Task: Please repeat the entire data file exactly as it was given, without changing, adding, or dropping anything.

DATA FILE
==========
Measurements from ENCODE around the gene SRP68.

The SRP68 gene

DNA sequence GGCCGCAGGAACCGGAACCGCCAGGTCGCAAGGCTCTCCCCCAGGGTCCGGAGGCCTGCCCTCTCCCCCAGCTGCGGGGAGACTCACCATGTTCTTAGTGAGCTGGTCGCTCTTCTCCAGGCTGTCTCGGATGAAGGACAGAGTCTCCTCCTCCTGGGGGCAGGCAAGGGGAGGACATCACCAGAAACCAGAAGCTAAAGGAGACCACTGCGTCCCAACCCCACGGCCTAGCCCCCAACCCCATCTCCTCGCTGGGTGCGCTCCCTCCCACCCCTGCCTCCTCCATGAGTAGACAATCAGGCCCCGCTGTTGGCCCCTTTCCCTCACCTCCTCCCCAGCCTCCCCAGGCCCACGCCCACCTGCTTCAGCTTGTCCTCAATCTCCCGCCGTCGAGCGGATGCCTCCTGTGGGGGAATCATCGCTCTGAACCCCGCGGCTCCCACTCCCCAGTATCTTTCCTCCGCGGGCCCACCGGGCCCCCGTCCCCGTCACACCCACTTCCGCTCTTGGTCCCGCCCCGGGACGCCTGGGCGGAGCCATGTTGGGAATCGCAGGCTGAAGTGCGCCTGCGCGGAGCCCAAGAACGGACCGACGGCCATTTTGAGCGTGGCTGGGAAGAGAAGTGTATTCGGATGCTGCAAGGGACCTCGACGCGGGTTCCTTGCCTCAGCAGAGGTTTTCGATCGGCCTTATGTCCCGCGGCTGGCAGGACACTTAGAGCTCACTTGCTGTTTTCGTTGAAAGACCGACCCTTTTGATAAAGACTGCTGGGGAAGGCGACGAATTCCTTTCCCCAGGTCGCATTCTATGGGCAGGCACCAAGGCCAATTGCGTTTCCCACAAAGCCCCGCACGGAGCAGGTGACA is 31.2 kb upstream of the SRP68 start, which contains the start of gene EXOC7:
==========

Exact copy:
Measurements from ENCODE around the gene SRP68.

The SRP68 gene

DNA sequence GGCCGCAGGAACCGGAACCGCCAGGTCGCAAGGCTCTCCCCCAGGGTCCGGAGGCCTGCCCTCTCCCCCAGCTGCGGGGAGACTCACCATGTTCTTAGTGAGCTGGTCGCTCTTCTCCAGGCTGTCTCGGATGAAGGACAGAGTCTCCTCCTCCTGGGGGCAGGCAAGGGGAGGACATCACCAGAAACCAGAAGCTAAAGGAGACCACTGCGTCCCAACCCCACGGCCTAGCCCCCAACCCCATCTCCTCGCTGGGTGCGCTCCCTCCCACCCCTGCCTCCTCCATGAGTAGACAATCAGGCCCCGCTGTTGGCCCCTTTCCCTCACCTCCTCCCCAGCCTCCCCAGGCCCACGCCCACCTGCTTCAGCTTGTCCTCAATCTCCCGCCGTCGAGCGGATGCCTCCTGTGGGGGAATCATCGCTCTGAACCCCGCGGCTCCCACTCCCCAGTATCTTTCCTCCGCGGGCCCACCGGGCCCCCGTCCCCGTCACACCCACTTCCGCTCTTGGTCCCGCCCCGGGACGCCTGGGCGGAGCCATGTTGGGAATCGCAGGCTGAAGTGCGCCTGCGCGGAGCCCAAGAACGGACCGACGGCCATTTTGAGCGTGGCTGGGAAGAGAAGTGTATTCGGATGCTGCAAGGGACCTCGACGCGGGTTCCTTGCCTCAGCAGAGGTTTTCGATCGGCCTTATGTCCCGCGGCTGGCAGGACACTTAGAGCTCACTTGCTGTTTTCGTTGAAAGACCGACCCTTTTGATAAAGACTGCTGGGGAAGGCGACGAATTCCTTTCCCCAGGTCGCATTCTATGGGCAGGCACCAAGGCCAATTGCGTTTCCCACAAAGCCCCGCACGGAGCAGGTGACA is 31.2 kb upstream of the SRP68 start, which contains the start of gene EXOC7: